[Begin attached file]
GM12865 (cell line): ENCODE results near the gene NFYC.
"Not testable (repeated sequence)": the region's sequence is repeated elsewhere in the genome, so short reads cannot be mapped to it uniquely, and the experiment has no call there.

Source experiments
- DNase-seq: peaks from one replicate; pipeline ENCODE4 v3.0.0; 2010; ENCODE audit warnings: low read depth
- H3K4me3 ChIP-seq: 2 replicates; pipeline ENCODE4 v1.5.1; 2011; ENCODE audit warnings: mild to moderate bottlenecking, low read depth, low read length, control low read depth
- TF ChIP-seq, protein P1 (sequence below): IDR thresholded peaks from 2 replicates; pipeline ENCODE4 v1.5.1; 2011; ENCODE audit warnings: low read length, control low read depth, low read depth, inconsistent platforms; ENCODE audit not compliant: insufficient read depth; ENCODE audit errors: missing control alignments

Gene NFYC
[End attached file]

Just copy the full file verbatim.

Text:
GM12865 (cell line): ENCODE results near the gene NFYC.
"Not testable (repeated sequence)": the region's sequence is repeated elsewhere in the genome, so short reads cannot be mapped to it uniquely, and the experiment has no call there.

Source experiments
- DNase-seq: peaks from one replicate; pipeline ENCODE4 v3.0.0; 2010; ENCODE audit warnings: low read depth
- H3K4me3 ChIP-seq: 2 replicates; pipeline ENCODE4 v1.5.1; 2011; ENCODE audit warnings: mild to moderate bottlenecking, low read depth, low read length, control low read depth
- TF ChIP-seq, protein P1 (sequence below): IDR thresholded peaks from 2 replicates; pipeline ENCODE4 v1.5.1; 2011; ENCODE audit warnings: low read length, control low read depth, low read depth, inconsistent platforms; ENCODE audit not compliant: insufficient read depth; ENCODE audit errors: missing control alignments

Gene NFYC